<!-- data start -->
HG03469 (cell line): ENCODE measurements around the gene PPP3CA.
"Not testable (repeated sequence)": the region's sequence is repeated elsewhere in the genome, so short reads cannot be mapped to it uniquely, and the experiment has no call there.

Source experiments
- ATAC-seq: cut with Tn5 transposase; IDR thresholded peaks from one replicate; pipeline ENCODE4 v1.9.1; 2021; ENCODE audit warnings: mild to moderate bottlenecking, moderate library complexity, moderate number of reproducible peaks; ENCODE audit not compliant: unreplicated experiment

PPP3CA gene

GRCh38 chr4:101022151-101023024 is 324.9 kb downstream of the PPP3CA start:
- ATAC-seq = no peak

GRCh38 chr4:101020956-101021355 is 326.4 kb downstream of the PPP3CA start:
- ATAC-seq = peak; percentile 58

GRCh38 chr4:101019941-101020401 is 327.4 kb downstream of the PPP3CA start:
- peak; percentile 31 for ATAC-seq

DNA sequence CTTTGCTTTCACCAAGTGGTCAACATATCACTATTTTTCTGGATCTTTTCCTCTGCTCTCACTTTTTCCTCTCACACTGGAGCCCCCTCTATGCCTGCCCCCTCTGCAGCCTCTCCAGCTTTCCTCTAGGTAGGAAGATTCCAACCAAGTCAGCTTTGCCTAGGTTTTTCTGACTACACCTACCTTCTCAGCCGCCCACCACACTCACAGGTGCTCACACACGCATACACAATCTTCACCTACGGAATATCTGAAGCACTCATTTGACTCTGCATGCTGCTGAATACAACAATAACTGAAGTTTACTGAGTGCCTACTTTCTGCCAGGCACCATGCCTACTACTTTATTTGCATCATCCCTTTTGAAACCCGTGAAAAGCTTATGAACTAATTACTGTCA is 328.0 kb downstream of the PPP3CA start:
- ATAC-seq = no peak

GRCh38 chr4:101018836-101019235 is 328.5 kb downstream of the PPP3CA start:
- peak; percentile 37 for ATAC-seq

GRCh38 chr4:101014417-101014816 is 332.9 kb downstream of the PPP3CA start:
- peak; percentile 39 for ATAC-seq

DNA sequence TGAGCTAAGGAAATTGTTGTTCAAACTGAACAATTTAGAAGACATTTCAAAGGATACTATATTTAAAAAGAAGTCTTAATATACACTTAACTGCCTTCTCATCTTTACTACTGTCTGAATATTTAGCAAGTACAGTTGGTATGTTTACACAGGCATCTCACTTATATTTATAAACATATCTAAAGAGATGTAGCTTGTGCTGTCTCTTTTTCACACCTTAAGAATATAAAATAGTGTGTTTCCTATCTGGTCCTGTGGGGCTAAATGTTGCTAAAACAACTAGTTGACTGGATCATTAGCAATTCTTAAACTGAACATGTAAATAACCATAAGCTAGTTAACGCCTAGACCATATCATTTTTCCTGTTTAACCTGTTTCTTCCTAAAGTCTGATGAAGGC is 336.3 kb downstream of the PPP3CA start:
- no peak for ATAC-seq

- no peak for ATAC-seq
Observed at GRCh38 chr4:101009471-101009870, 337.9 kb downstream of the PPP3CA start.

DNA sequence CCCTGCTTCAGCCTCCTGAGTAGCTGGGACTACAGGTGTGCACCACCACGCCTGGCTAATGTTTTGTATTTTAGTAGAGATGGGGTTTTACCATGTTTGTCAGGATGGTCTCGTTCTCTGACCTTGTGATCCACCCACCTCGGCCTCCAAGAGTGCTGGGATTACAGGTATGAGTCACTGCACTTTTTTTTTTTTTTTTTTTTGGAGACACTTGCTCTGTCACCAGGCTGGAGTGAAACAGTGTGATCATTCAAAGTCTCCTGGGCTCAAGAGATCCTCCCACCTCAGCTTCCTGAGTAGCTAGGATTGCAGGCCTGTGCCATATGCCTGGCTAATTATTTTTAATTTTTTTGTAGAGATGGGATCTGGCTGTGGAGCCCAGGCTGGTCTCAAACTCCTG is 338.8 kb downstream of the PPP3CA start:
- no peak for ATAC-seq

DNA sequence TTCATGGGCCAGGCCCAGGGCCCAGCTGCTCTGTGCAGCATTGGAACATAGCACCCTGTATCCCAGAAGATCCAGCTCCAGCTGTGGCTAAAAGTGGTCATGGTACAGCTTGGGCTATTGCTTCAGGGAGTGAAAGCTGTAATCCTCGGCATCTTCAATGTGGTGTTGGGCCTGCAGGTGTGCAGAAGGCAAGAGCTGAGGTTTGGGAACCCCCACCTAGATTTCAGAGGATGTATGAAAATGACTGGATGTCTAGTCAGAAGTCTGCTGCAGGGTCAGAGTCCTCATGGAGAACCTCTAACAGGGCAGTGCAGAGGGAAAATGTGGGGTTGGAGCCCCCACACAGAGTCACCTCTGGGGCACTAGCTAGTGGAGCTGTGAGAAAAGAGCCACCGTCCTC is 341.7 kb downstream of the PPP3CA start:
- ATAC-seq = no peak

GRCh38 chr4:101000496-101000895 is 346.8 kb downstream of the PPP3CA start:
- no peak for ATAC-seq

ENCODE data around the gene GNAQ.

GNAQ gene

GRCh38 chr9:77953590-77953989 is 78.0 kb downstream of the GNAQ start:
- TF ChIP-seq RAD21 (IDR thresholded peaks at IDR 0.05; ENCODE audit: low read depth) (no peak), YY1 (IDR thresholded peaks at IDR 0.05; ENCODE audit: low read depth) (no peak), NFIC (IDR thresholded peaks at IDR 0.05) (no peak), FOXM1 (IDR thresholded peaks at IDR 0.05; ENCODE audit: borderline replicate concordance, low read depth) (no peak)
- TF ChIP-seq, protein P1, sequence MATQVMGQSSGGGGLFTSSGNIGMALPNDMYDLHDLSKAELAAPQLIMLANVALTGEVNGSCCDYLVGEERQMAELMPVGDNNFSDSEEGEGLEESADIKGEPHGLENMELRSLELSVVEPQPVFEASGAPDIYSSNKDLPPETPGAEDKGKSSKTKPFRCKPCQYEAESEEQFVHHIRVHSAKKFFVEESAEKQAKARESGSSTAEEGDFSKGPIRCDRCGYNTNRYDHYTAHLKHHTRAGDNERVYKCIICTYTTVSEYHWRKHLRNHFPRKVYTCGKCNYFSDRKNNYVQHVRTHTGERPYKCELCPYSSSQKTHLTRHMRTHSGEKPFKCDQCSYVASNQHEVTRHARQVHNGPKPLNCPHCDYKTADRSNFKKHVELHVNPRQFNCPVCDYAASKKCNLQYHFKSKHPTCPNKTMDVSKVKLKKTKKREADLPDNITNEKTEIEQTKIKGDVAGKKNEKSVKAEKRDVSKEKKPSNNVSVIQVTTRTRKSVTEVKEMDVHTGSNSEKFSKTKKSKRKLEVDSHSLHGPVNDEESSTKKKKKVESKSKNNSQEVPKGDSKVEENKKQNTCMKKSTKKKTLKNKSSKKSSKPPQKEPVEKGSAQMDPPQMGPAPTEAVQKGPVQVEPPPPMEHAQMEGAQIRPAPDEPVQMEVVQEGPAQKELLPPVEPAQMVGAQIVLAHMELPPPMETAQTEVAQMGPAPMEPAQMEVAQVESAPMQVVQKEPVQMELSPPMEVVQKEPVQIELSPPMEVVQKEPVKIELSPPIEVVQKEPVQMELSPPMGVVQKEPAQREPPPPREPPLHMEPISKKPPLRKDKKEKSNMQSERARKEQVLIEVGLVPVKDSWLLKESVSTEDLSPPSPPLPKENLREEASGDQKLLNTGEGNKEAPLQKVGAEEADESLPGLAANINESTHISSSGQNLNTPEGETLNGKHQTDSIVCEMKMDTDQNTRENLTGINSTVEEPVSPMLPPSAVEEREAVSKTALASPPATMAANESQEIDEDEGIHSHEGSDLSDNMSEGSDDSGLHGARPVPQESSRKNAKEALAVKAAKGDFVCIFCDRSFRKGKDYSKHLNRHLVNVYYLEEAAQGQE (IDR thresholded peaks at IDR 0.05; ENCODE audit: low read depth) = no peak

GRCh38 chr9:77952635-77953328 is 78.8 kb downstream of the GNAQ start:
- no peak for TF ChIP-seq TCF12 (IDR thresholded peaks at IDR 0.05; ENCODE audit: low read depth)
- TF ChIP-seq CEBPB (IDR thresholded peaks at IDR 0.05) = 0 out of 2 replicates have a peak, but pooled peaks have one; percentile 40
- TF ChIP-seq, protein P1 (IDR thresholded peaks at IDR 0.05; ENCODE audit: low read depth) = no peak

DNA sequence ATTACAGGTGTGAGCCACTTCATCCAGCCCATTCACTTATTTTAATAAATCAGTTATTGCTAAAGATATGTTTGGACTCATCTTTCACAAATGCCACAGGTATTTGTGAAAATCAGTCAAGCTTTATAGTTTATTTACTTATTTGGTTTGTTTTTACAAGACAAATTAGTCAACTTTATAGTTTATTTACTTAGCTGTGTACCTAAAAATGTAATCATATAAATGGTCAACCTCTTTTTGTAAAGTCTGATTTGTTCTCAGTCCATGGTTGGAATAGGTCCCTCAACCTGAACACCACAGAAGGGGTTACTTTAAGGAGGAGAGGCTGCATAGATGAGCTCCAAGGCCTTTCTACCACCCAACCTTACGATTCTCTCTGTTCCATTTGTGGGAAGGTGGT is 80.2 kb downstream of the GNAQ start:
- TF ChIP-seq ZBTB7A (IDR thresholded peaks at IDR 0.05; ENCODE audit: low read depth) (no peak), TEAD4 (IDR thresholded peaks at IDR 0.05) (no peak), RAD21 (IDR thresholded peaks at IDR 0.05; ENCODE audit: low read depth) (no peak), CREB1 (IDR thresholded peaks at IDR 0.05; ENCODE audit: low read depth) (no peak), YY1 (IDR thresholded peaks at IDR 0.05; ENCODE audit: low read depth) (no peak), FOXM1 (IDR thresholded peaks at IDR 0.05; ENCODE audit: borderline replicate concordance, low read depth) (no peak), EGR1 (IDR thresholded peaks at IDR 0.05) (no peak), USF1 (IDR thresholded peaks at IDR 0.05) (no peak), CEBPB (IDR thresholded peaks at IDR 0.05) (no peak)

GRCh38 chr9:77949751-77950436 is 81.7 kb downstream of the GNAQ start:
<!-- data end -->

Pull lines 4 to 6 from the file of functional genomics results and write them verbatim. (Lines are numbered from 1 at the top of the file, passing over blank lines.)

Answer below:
- ATAC-seq: cut with Tn5 transposase; IDR thresholded peaks from one replicate; pipeline ENCODE4 v1.9.1; 2021; ENCODE audit warnings: mild to moderate bottlenecking, moderate library complexity, moderate number of reproducible peaks; ENCODE audit not compliant: unreplicated experiment

PPP3CA gene

GRCh38 chr4:101022151-101023024 is 324.9 kb downstream of the PPP3CA start: